Surveillance dissident
Princeton University’s Richard Falk objects on a number of levels to mainstream US media’s “pro-government bias” in the ongoing Edward Snowden controversy:

“[F]irstly, by consistently referring to Snowden by the demeaning designation of ‘leaker’ rather than as ‘whistleblower’ or ‘surveillance dissident,’ both more respectful and accurate.

Thirdly, the media’s refusal to point out that espionage, the main accusation against Snowden, is the quintessential ‘political offense’ in international law, and as such is routinely excluded from any list of extraditable offenses.

Of course, Putin’s new identity as ‘human rights defender’ lacks any principled credibility given his approach to political dissent in Russia, but that does not diminish the basic correctness of his response to Snowden. There is a certain obtuseness in the American diplomatic shrillness in this instance. Snowden’s acts of espionage are pure political offense.”

Latest Developments, July 30

In the latest news and analysis…

Official xenophobia
The Guardian reports on divisions within the British government over a campaign telling illegal immigrants to “go home” and a possible move to require residents of certain countries to pay a security deposit before visiting:

“A day after the Liberal Democrat business secretary, Vince Cable, called the campaign ‘stupid and offensive’, a No 10 [Downing Street] spokesman said [UK PM] David Cameron disagreed, adding that the posters and leaflets were attracting ‘a great deal of interest’.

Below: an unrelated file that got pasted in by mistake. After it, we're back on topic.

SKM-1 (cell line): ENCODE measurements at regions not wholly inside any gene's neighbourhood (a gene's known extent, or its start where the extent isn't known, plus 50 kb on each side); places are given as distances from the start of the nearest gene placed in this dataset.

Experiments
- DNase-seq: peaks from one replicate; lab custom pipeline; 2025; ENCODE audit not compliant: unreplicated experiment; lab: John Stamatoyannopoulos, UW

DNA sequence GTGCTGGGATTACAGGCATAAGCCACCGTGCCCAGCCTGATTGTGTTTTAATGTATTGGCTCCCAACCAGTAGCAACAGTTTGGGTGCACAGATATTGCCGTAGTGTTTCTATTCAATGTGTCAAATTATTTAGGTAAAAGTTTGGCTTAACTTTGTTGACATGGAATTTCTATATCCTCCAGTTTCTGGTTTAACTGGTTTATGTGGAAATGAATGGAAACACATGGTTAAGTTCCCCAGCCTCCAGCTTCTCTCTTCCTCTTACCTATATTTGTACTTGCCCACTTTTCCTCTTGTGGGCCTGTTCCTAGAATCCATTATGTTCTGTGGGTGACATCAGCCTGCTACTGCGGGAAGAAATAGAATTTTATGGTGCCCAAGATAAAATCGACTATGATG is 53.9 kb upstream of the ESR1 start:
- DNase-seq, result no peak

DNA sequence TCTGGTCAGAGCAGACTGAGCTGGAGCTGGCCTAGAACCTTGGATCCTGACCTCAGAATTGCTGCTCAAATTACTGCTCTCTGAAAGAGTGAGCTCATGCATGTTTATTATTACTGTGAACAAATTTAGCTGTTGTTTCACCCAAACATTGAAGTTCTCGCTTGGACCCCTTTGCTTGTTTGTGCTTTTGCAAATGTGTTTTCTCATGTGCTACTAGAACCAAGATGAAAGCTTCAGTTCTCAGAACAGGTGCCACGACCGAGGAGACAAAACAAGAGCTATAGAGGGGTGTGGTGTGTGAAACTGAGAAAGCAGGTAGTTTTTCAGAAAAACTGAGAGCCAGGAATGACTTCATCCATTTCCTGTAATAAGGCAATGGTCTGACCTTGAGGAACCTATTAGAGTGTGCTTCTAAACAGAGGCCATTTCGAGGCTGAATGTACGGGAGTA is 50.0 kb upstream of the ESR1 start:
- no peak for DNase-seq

In a separate move, Lib Dem sources said that a Home Office plan to force visitors from certain Asian and African countries to pay a £3,000 bond before being allowed to visit the UK had not been agreed within the coalition. Reports saying the plan had been signed off prompted a particularly angry reaction from India.”

Mali election
Reuters reports that Mali’s presidential vote went fairly smoothly on Sunday, suggesting “world powers, especially France” were right to insist on the hastily organized election:

“Chief EU observer Louis Michel said on Monday the election took place in a calm atmosphere and participation exceeded 50 percent in some places.
Turnout at some polling stations visited by Reuters on Sunday was more than 50 percent, while participation in previous presidential elections has never exceeded 40 percent.
‘No major incidents were reported even though there were some imperfections,’ Michel told journalists in Bamako.
Some Malians had difficulty finding polling stations and thousands displaced by the war are likely to have missed the vote as they would not have received the newly-printed ID cards.”

Opinion shift
The Guardian reports on a new poll indicating that for the first time since the 9/11 attacks, more Americans are worried about their civil liberties than the threat of terrorism:

“Among other things, Pew finds that ‘a majority of Americans – 56% – say that federal courts fail to provide adequate limits on the telephone and internet data the government is collecting as part of its anti-terrorism efforts.’ And ‘an even larger percentage (70%) believes that the government uses this data for purposes other than investigating terrorism.’ Moreover, ‘63% think the government is also gathering information about the content of communications.’ That demonstrates a decisive rejection of the US government’s three primary defenses of its secret programs: there is adequate oversight; we’re not listening to the content of communication; and the spying is only used to Keep You Safe™.”